Peter Stoitse Transport (PST) – the family trucking company that collects 20 per cent of the milk from Victorian farmers is quitting the milk business.
PST Chief Executive Officer, Mike Munday said the company was making good progress to protect its people and the industry by transferring the operations and equipment to McColl’s Transport.
“That is our immediate priority. For half a century, the family has always looked after their people and customers. They want to finish as they started. We hope there will be good news for everyone in time for Christmas,” Munday said.
PST’s public relations liaison, Michael Smith said that McColl’s Transport had agreed to take on most of the PST employees, but were waiting on final confirmation from one supplier.
“There’s still one supplier that hasn’t agreed to switch contracts yet, but we’re hoping that will happen soon,” said Smith.
PST has 276 employees and 94 milk trucks based at Leongatha, Welshpool, Shepparton, Warrnambool, Drouin, Maffra, Albury and Wallace, while the continuing General Freight Division has 20 trucks based at Hallam and Welshpool, which is company headquarters.
Milk is 85 per cent of the company’s business and those staff not redeployed elsewhere will be absorbed by the remaining divisions.
“Stoitse will keep some, because it’s going to continue the general freight and blood divisions,” Smith added.
Peter Stoitse Transport Pty Ltd, formed by Australian Road Transport Hall of Famer Peter Stoitse 51 years ago, collects 1.2 billion litres of milk a year from more than 500 Victorian farmers.
Steven Stoitse, son of the late Peter Stoitse, said it was difficult to walk away from an industry that his family has loved all their lives.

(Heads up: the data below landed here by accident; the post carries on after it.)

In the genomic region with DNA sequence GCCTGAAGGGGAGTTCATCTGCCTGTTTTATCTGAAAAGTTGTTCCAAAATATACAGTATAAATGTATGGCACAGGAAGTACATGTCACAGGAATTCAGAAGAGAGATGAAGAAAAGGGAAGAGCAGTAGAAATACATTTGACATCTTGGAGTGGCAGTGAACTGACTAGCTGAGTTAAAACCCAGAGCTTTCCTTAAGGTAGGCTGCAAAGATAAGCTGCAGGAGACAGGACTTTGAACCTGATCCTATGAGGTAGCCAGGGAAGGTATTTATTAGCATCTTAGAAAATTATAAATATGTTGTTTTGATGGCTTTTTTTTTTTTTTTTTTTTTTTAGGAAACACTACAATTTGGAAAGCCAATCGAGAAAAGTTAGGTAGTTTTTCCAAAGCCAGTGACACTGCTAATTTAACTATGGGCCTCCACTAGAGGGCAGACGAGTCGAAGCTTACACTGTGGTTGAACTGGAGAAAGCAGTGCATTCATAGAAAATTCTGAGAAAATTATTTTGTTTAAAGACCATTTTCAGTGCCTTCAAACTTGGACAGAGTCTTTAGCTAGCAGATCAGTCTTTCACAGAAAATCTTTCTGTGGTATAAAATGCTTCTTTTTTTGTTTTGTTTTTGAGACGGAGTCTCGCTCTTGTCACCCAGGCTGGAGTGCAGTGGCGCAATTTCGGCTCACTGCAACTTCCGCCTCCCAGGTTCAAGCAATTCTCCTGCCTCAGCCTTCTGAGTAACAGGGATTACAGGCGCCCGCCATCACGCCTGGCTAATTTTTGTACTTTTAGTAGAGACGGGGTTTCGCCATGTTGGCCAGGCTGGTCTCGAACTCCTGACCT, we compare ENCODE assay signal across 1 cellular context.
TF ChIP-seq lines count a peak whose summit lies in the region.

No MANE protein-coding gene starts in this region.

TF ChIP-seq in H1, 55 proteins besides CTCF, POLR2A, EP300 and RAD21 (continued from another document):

“We are determined to honour Dad’s legacy by doing so with compassion for our people and the industry. McColl’s is being extremely helpful to achieve that result,” said Stoitse.
Munday said the company had been operating under challenging customer contracts, making conditions very difficult in recent years and were unable to invest in new equipment in a highly competitive market.
“Then COVID could not have come at a worse time. The pandemic added $500,000 to annual costs as well as other uncertainties. It became more difficult to recruit drivers,” he said.
“The company has suffered losses for three years. We have been unable to invest in innovation which gradually erodes our competitive position. An orderly withdrawal now is better for farmers and employees than trying to hold on and perhaps coming to a crash landing.”
The company is owned by Norma, her two sons Steven and Terry and daughter Sandra. Seven family members have a total of nearly two centuries experience in the business.
PST will make its last collections on 31 January and hopes to complete agreements for McColl’s to begin collections on 1 February. Almost all the milk processors have agreed to the transfer of contracts.